NFL Commissioner Roger Goodell yesterday revealed that the league “will likely play as many as three regular-season games in London in the next few years with an eye -- despite the awkward logistics -- firmly on putting a team there full-time,” according to Bart Hubbuch of the N.Y. POST. Goodell at an NYU hospitality conference said, “Our thought is, it’s going to be London’s team.” He added, “The logistics we can work out because we only play once a week. We can deal with that. What we really want to understand is, can the market support a franchise long term there? The more we see, the more we like it.” The ’13 season marks the “first year the NFL is playing two games in London, and both games sold out in minutes.” That seemingly “insatiable desire for NFL football has sparked the league’s increased interest in holding more games and potentially moving a team there.” Goodell said that the Jaguars, scheduled to play a home game in London for the next four years, would be the league’s “top candidate to play host to two games per year if the NFL goes to a three-game package, although it would be the Jaguars’ choice.” Hubbuch noted Goodell “wouldn’t put a timetable on placing an actual franchise in London, although his excitement at the prospect was palpable.” Goodell also said that the NFL is “interested in expanding its list of London host stadiums in the wake of that city’s post-Olympic construction boom, most likely through teams” in the EPL (NYPOST.com, 6/4). YAHOO SPORTS’ Les Carpenter wrote Goodell’s comments “should be warnings to American fans who brush away talk of an international NFL,” as the league is “very serious about being overseas.” Carpenter wrote, “Change is coming to the NFL we know. The American game is about to be more than just an American game” (SPORTS.YAHOO.com, 6/4).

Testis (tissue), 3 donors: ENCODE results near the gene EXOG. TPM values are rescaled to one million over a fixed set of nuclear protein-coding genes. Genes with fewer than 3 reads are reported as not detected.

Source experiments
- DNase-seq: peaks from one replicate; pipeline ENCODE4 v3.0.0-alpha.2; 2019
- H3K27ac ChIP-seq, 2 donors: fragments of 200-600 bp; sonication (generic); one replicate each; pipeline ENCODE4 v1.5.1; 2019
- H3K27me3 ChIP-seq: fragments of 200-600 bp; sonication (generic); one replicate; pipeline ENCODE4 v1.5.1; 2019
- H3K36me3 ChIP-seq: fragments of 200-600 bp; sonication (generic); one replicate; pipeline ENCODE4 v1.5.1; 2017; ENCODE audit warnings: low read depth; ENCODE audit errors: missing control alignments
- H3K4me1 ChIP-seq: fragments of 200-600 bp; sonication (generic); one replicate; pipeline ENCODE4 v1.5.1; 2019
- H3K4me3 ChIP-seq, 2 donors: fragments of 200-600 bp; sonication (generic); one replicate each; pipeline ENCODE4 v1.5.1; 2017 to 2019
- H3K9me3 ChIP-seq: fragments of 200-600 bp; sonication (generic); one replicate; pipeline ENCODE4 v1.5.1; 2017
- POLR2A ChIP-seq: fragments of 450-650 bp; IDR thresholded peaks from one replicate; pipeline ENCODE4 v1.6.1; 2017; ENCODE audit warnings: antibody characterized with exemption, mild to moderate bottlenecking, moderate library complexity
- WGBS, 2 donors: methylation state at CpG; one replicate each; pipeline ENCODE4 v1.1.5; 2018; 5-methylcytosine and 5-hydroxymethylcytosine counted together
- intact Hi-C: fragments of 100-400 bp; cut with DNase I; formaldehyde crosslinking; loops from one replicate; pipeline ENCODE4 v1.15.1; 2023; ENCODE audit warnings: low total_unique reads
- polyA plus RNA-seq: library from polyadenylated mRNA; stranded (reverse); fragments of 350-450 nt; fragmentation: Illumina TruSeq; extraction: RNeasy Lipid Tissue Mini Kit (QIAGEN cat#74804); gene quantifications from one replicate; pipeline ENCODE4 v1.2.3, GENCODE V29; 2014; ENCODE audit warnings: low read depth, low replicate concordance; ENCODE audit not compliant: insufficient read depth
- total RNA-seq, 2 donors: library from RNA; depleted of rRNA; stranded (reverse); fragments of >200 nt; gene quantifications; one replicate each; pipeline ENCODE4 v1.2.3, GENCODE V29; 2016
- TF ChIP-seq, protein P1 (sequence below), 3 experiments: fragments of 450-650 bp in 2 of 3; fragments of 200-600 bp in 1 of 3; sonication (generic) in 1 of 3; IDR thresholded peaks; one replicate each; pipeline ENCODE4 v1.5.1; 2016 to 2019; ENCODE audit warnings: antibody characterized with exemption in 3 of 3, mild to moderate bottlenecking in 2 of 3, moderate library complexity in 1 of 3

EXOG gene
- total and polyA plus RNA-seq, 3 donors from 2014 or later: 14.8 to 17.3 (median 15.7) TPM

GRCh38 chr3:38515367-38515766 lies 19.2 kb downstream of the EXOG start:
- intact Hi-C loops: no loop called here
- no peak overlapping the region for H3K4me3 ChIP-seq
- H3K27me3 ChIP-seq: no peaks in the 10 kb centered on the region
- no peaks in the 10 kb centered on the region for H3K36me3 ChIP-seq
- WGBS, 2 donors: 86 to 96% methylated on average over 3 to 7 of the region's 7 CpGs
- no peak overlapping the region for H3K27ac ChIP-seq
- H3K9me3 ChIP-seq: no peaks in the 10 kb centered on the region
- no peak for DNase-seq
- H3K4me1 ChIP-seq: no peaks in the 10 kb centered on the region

BRIDGING THE GAP: Goodell said, "If we go to three London games, what we'll likely do is ask Jacksonville [to] potentially play two or ask three different teams to host.'' But in Jacksonville, Vito Stellino noted it is “likely they will have to ask three different teams to host because the Jaguars have not indicated an interest in playing two.” A Jaguars spokesperson said, "Our focus is on the one game per year that we are committed to play there the next four years. That's all we're thinking about.'' Goodell “apparently didn't consult the Jaguars before publicly mentioning the possibility of them playing a second game” (JACKSONVILLE.com, 6/4).
The NHL competition committee "emerged from a day-long meeting late Tuesday afternoon to announce that it had decided to grandfather-in visors, making them mandatory beginning next season for all players with less than 26 games of NHL experience," according to James Mirtle of the GLOBE & MAIL. The decision will require "a rubber stamp from the NHL’s board of governors and the NHL Players’ Association’s executive board, but both will simply be formalities after a survey of players found the majority were on board with the move." The move comes "almost exactly two months to the day" after Rangers D Marc Staal was hit in the eye with a puck and "suffered extensive damage that will likely impact his vision the rest of his life." Visor usage in the NHL "increased to a record high" of 73% this season, which is up "dramatically from approximately" 15% in '98-99, 28% in '01-02 and 50% in '07. Even so, there was "little support for immediately making visors mandatory for all players when the NHLPA surveyed its players in the past few days." Grandfathering them in "became the compromise solution." Yesterday’s competition committee meeting was "attended by all of the league’s top decision makers," including Commissioner Gary Bettman, NHLPA Exec Dir Donald Fehr and Flyers Chair Ed Snider. The other main issues the competition committee discussed were "shrinking goaltending equipment, introducing a hybrid icing rule and forming a subcommittee to look at all players’ equipment." Several "minor tweaks will be introduced in time for next season, including nets that are four inches shallower to allow for more room behind the goal, video review for four-minute high-sticking penalties and the use of hybrid icing in preseason" (GLOBE & MAIL, 6/5).